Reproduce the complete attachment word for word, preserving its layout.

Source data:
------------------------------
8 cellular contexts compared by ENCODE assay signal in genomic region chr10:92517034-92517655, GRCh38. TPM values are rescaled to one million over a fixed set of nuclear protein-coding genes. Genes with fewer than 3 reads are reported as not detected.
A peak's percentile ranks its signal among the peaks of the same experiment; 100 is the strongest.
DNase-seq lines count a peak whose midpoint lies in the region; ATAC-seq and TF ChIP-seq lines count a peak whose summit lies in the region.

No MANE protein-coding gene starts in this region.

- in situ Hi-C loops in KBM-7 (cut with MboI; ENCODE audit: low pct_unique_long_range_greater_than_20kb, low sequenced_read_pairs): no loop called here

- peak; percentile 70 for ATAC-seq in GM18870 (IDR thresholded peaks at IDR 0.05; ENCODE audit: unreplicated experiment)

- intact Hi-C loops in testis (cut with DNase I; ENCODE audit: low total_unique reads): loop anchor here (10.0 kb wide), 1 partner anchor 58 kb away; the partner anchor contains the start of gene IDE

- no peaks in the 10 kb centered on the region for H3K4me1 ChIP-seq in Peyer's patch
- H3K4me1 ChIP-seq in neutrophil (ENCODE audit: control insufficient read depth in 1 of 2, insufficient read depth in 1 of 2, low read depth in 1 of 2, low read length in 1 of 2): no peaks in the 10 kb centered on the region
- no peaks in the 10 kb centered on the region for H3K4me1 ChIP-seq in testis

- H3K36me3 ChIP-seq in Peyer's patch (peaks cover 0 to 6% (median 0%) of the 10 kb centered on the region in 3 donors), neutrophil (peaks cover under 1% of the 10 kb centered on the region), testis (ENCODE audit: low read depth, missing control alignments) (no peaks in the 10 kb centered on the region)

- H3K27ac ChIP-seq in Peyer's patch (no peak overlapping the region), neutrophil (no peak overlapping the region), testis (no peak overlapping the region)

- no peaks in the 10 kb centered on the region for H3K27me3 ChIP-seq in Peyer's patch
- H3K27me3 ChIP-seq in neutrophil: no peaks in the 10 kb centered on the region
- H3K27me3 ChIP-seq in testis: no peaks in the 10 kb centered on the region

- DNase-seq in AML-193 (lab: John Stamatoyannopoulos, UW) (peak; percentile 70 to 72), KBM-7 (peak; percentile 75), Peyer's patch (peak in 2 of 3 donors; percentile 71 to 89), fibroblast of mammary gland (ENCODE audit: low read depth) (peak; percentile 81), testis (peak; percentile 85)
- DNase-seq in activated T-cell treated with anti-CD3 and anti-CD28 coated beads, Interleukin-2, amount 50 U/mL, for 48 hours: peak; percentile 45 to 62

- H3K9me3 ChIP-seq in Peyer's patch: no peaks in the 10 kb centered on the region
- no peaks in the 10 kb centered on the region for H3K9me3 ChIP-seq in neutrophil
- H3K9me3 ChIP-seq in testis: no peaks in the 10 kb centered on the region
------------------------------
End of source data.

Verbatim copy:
8 cellular contexts compared by ENCODE assay signal in genomic region chr10:92517034-92517655, GRCh38. TPM values are rescaled to one million over a fixed set of nuclear protein-coding genes. Genes with fewer than 3 reads are reported as not detected.
A peak's percentile ranks its signal among the peaks of the same experiment; 100 is the strongest.
DNase-seq lines count a peak whose midpoint lies in the region; ATAC-seq and TF ChIP-seq lines count a peak whose summit lies in the region.

No MANE protein-coding gene starts in this region.

- in situ Hi-C loops in KBM-7 (cut with MboI; ENCODE audit: low pct_unique_long_range_greater_than_20kb, low sequenced_read_pairs): no loop called here

- peak; percentile 70 for ATAC-seq in GM18870 (IDR thresholded peaks at IDR 0.05; ENCODE audit: unreplicated experiment)

- intact Hi-C loops in testis (cut with DNase I; ENCODE audit: low total_unique reads): loop anchor here (10.0 kb wide), 1 partner anchor 58 kb away; the partner anchor contains the start of gene IDE

- no peaks in the 10 kb centered on the region for H3K4me1 ChIP-seq in Peyer's patch
- H3K4me1 ChIP-seq in neutrophil (ENCODE audit: control insufficient read depth in 1 of 2, insufficient read depth in 1 of 2, low read depth in 1 of 2, low read length in 1 of 2): no peaks in the 10 kb centered on the region
- no peaks in the 10 kb centered on the region for H3K4me1 ChIP-seq in testis

- H3K36me3 ChIP-seq in Peyer's patch (peaks cover 0 to 6% (median 0%) of the 10 kb centered on the region in 3 donors), neutrophil (peaks cover under 1% of the 10 kb centered on the region), testis (ENCODE audit: low read depth, missing control alignments) (no peaks in the 10 kb centered on the region)

- H3K27ac ChIP-seq in Peyer's patch (no peak overlapping the region), neutrophil (no peak overlapping the region), testis (no peak overlapping the region)

- no peaks in the 10 kb centered on the region for H3K27me3 ChIP-seq in Peyer's patch
- H3K27me3 ChIP-seq in neutrophil: no peaks in the 10 kb centered on the region
- H3K27me3 ChIP-seq in testis: no peaks in the 10 kb centered on the region

- DNase-seq in AML-193 (lab: John Stamatoyannopoulos, UW) (peak; percentile 70 to 72), KBM-7 (peak; percentile 75), Peyer's patch (peak in 2 of 3 donors; percentile 71 to 89), fibroblast of mammary gland (ENCODE audit: low read depth) (peak; percentile 81), testis (peak; percentile 85)
- DNase-seq in activated T-cell treated with anti-CD3 and anti-CD28 coated beads, Interleukin-2, amount 50 U/mL, for 48 hours: peak; percentile 45 to 62

- H3K9me3 ChIP-seq in Peyer's patch: no peaks in the 10 kb centered on the region
- no peaks in the 10 kb centered on the region for H3K9me3 ChIP-seq in neutrophil
- H3K9me3 ChIP-seq in testis: no peaks in the 10 kb centered on the region